The series starts off with the wonderful Armagh fiddler Méabh Smith (fiddle) whose parents, Thomas and Rosie, are also talented fiddlers, while Scotland is represented by guitarist Innes White, whose mother and aunts – Eilidh, Gillian and Fiona – formed The MacKenzie Sisters.

People may talk about the "sea-divided Gaels" but it is music that brings them together.

As Scottish fiddler, Duncan Chisholm says in the first programme: "The music we play represents where we're from, who we are and that connection between the north of Ireland and Scotland is very clear in the music."

Sruth strongly recreates the passion the eight young people have for their chosen instruments and they are as eloquent talking about their music – in Irish, Scottish Gaelic and English -– as they are at playing it.

Filmed in Edinburgh, Glasgow, Belfast, Donegal and elsewhere, the series was of course a daunting prospect under coronavirus restrictions, but while the young musicians and their mentors might have been socially distanced, the music they created an intimate bridge between them.

Megan Nic Fhonnghaile and Phil Cunningham

However, as Dónal O'Connor points out, traditional music is essentially the art of solo performance and at the four programmes gives us the chance to experience the magic they can produce.

"The effect a great traditional performance can have on both musician and listener is immeasurable. A great solo performance can grace a moment of joy, it can amplify a moment of sorrow," he says of the series, which features performances that will take your breath away.

Captured by Feilimí O'Connor, viewers will be spellbound by the beauty and grandeur the landscapes from which much of the music draws its inspiration – traditional music is also a vital part of the Irish and Scottish artistic landscapes.

Amongst those featured is Brìghde Chambeul, a Scottish piper who lives in Belfast and plays in the local uilleann piping world.

"For me, one of the highlights was seeing Pádruig Morrison, an accordionist and composer from Uist in the Outer Hebrides, join up with Donegal fiddle player Bríd Harper," says Feilimí, a fine singer and guitarist himself.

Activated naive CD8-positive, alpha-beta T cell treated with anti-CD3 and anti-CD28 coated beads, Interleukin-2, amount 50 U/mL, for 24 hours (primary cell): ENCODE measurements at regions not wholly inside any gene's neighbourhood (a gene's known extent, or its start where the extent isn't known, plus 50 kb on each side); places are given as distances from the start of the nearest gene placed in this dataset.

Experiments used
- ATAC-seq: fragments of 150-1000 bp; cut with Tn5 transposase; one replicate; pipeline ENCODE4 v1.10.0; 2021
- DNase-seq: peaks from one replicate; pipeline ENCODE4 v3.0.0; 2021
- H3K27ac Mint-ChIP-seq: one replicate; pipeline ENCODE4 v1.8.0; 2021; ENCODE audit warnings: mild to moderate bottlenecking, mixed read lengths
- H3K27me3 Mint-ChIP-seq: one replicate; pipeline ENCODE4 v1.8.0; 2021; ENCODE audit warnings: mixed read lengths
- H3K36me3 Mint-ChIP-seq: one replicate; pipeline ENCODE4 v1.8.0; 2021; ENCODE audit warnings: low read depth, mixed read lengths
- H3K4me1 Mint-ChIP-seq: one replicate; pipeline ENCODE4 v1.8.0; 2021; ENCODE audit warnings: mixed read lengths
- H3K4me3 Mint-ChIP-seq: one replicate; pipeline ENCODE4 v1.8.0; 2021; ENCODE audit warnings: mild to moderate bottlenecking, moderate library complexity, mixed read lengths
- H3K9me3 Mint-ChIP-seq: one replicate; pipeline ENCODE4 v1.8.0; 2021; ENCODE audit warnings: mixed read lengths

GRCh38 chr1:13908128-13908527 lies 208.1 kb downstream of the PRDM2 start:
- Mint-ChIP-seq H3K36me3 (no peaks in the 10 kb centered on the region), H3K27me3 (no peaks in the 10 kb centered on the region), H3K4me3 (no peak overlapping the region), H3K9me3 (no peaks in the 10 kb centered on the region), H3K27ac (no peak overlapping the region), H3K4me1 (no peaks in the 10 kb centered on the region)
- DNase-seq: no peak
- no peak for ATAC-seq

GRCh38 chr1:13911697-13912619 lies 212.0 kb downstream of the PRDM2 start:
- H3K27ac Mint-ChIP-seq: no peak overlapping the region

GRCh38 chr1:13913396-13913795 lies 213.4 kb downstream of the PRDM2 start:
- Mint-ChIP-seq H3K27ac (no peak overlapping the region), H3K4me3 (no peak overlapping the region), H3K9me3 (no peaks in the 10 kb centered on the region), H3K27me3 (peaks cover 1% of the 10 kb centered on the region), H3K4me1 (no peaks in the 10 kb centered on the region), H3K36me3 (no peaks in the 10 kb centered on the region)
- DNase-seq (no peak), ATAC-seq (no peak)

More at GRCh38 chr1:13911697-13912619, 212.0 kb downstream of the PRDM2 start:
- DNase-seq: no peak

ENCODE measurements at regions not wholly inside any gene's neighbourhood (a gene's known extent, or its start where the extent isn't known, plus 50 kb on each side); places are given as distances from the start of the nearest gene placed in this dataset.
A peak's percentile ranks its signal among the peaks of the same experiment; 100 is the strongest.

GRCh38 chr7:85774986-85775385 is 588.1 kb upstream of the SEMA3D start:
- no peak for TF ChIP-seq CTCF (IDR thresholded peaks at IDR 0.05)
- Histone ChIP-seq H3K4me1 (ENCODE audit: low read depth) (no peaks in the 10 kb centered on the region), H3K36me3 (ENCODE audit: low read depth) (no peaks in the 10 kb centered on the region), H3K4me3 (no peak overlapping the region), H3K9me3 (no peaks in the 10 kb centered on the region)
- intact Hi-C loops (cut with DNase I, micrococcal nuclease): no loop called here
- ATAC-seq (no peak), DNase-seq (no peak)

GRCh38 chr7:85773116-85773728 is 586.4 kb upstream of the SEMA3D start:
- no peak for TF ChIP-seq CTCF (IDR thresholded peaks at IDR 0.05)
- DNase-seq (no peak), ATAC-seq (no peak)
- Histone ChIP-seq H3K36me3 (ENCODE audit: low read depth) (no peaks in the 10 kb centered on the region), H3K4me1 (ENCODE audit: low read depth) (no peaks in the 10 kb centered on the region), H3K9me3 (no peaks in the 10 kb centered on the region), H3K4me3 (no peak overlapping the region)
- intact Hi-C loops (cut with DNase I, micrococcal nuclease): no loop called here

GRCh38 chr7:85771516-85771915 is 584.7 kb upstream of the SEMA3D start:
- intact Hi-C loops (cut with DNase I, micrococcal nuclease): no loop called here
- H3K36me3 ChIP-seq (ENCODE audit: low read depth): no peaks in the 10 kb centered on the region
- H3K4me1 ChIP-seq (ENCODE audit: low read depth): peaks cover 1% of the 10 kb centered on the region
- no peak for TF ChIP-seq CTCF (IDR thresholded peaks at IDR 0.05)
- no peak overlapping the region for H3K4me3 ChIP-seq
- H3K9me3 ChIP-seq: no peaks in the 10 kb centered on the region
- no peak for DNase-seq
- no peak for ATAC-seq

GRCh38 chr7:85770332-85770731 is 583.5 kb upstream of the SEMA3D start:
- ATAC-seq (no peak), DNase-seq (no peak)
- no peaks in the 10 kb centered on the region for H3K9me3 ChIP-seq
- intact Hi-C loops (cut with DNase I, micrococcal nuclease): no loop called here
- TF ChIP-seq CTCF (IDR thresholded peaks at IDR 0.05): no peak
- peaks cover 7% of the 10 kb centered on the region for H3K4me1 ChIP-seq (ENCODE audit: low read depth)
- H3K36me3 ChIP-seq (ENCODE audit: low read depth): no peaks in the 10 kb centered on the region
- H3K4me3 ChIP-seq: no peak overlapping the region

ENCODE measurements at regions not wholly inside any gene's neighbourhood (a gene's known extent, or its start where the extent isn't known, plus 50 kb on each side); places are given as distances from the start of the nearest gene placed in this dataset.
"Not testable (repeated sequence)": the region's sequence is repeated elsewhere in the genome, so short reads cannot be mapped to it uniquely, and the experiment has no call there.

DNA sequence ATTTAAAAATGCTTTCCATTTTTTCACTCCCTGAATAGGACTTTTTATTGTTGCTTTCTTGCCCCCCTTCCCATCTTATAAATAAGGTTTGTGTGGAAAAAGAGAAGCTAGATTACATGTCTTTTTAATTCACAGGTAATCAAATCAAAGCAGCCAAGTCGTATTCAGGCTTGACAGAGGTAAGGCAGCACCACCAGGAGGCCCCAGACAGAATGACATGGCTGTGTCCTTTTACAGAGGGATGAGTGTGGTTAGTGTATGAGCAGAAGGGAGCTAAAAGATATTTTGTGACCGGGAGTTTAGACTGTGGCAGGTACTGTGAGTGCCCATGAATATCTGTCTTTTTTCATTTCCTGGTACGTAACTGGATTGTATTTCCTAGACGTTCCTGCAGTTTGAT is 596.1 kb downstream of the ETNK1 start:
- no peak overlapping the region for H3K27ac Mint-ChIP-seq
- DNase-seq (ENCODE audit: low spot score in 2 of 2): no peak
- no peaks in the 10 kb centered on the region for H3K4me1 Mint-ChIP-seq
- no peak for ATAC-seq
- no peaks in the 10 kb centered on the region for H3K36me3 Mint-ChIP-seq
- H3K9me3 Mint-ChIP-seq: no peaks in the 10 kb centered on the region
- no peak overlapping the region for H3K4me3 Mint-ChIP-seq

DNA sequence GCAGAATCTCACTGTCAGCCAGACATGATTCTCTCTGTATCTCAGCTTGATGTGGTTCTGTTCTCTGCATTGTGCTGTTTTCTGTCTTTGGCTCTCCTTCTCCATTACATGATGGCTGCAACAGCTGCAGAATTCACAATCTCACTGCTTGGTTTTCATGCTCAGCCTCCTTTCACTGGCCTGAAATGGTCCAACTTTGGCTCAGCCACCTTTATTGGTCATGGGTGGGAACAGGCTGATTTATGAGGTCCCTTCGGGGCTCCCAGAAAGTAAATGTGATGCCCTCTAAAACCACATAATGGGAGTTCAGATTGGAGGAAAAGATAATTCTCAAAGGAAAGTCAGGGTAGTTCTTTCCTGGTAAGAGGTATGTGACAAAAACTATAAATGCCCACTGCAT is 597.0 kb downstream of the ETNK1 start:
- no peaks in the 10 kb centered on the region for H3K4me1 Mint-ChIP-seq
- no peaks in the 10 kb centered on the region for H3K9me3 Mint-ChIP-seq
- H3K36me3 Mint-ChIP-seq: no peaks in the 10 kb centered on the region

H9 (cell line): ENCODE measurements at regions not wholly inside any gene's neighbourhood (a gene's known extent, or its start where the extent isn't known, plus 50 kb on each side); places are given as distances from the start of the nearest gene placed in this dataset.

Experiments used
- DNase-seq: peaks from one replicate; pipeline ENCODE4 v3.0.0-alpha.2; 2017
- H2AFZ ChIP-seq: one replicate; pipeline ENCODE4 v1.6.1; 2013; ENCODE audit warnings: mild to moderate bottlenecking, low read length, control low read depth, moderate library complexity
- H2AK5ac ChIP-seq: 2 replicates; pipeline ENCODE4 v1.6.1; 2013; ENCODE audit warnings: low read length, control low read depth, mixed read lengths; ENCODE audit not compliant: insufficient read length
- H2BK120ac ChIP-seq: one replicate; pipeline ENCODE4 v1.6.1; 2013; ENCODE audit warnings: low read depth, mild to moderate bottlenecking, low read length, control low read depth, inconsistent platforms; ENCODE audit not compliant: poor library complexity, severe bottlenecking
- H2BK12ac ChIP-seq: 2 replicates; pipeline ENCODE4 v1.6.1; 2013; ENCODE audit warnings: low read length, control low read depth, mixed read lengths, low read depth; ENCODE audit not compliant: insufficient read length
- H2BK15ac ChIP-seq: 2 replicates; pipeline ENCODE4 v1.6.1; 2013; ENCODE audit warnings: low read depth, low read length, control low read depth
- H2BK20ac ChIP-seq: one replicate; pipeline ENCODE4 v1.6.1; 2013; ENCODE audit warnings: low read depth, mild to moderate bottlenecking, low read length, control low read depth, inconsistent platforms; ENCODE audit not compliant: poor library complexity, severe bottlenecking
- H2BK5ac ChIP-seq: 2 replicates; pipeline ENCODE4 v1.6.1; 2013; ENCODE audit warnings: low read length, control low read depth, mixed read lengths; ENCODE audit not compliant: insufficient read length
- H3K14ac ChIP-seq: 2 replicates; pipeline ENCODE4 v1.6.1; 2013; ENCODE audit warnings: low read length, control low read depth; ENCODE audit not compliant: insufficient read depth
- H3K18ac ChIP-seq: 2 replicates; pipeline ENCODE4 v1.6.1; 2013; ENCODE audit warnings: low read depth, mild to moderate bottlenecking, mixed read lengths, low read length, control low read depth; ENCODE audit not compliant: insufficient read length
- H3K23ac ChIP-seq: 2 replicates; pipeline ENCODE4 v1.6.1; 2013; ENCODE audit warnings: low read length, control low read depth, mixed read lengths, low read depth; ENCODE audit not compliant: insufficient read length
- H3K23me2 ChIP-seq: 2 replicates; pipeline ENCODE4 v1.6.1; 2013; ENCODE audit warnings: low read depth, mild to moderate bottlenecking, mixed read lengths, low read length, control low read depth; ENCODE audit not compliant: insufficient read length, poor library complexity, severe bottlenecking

"It was fascinating to watch young Pádruig step into the ring with a trad heavyweight such as Bríd and matching her note for note. Brid was also inspired into greater heights by the experience too," he adds.

Sruth is a definitive series about traditional music in the here and now, its debt to the past masters, known and unknown, and to the bright future flowing ahead of it. The good news is that Sruth is being launched online tomorrow night at 8.30pm with a not-to-be-missed concert featuring many of the musicians playing in the series. They include Julie Fowlis, Phil Cunningham, Ríoghanach Connolly, Niall Hanna, Brìghde Chambeul, Bríd Harper, Méabh Smith, Ali Lavack and Niall Valley.

The launch can be seen on TG4's Facebook, YouTube and Instagram pages, on BBC Alba as well as via Tourism Ireland and Celtic Connections. The first programme featuring Méabh Smith and Innes White airs on TG4 on Sunday night at 9.30pm.

Taking part in the series will be:

Feb 21: Méabh Smith (fiddle) and Innes White (guitar)

Feb 28: Megan Nic Fhonnghaile (fiddle) and Padruig Morrison (accordion, composer)

March 7: Niall Hanna (singer) Brìghde Chambeul (pipes)

March 14: Lauren O'Neill (harp) and Ali Levack (pipes and whistles)